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11 best synth apps for Android to make music

You can control physical synths or use virtual synths with your phone. Use these apps to do it yourself.

Published onMarch 22, 2024

G Stomper best synth apps for Android 1

Musicians haven’t traditionally had a lot of tools on mobile. Phones are small, and music creation is complex. Sometimes, the UI doesn’t work. However, people can create all kinds of neat noises with their phones using something like a synthesizer. There are two main types of synth apps. The first lets you hook up your existing equipment to make music. The second enables you to create sounds within the app without requiring extra equipment.
We looked, and here are the best synth apps to make music with your phone. Please note that most of these work better with tablets but work fine on phones.

The best synth apps for Android

Caustic 3

Price: Free 

Caustic 3 screenshot 2022

Caustic 3 is one of the more popular synth apps on the list. It’s technically a whole DAW where you can record, edit, and produce music. However, it has many synths built-in and support for hardware synths connected via USB OTG. You can do quite a lot with this one, and you don’t have to export just to put it into another audio editor. We have audio editors listed separately, but Caustic is much more friendly to synths than most others.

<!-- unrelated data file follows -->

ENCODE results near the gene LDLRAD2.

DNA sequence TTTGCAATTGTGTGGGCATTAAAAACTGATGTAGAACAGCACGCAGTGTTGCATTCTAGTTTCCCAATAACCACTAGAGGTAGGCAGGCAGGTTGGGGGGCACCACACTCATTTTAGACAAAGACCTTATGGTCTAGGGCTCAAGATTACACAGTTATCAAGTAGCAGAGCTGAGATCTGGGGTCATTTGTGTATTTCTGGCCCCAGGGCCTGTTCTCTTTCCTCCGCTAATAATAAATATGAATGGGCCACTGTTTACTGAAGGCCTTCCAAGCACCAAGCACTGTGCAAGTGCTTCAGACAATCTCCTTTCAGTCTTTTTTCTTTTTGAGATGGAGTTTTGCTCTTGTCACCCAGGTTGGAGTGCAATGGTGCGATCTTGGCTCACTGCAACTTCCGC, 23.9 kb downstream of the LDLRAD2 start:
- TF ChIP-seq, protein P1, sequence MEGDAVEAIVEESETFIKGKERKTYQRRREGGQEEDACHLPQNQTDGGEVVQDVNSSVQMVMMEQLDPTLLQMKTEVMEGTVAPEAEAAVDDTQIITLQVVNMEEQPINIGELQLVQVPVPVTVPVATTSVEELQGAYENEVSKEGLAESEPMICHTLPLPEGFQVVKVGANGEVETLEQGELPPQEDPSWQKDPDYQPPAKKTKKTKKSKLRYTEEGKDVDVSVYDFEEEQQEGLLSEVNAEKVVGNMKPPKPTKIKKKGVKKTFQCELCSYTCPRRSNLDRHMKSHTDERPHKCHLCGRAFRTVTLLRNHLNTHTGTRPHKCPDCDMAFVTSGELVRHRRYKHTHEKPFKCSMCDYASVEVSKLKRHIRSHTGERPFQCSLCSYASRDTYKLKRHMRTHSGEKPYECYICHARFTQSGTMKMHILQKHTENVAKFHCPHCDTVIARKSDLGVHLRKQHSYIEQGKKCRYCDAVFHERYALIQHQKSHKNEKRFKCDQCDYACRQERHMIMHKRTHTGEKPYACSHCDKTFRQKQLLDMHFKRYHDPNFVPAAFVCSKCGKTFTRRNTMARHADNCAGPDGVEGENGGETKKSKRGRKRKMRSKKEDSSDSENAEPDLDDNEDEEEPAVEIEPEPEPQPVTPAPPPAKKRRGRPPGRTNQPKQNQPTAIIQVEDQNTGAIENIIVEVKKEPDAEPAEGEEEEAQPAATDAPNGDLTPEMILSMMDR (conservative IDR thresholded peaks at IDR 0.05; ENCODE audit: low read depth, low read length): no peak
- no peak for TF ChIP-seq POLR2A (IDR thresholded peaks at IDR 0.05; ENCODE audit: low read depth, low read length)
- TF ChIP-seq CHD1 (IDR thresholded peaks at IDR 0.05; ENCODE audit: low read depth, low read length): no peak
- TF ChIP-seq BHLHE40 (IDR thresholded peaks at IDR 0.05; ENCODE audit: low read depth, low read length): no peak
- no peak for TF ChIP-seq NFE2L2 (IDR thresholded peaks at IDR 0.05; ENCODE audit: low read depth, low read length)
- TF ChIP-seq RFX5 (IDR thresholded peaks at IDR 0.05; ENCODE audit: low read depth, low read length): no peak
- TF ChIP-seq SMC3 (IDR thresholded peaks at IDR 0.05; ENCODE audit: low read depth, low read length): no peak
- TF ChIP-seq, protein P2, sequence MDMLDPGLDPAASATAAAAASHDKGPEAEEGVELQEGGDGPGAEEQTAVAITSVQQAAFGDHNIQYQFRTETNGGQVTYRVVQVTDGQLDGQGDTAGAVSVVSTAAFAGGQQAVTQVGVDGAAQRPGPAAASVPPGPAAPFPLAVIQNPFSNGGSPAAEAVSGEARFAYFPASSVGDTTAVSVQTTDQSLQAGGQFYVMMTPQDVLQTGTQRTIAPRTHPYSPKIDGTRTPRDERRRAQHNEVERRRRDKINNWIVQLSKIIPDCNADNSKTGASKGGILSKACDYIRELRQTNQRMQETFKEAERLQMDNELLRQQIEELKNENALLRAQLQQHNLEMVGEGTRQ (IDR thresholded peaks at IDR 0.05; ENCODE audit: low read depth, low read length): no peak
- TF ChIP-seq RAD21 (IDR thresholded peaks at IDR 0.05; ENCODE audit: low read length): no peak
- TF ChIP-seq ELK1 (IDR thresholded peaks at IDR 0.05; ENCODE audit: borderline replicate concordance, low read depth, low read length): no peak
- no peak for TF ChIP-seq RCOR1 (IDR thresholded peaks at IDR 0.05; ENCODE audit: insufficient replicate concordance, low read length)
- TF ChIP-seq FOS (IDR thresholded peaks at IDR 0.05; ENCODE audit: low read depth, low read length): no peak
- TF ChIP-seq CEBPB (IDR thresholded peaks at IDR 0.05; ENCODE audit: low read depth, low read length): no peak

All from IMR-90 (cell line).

Price: Free / $4.99-$11.99

DRC is a synth app with a lot of good features. It can recreate the sounds of popular synthesizers like Roland Jupiter, Yamaha DX7, Moog, and others. There are also several power user features like a low pass filter, multi-mode filters, and more. We didn’t experience any noticeable lag or anything like that when testing it. The app seems to work well. This is a good tool you can add to your collection and doesn’t cost much.

G-Stomper Studio

Price: Free / $13.99+

G-Stomper Studio is a music production tool similar to Caustic 3. It includes a drum machine, various synthesizers, a piano keyboard, and other valuable features. There is also native support for Ableton if you use that on your desktop computer. Some additional features include WAV file export, real-time audio recording, and a decent set of tutorials to teach you the parts. This app is also one of those good ones that people seem to like.


Price: Free / $4.99


Hexen is a virtual, modular Eurorack synthesizer with over 50 modules. The developers also have a full PDF manual to learn the software. You can mix and match your favorites and create some fun stuff. This is great for beginners who aren’t well-versed in modular synthesizers. The free version lets you create racks and save tracks, but it is relatively limited. The premium version enables you to do everything the app can.

Koala Sampler

Price: $4.99


A Koala Sampler is, well, a music sampler. It lets you record up to 64 samples with your microphone and then use those samples to create music. It can also change the sounds with built-in effects, resample into a new sample, and you can import existing samples you’ve made. As with most, you can’t record full songs with it, but it’s an excellent tool for song crafting. It’s also pretty cheap.

KORG Kaossilator

Price: $19.99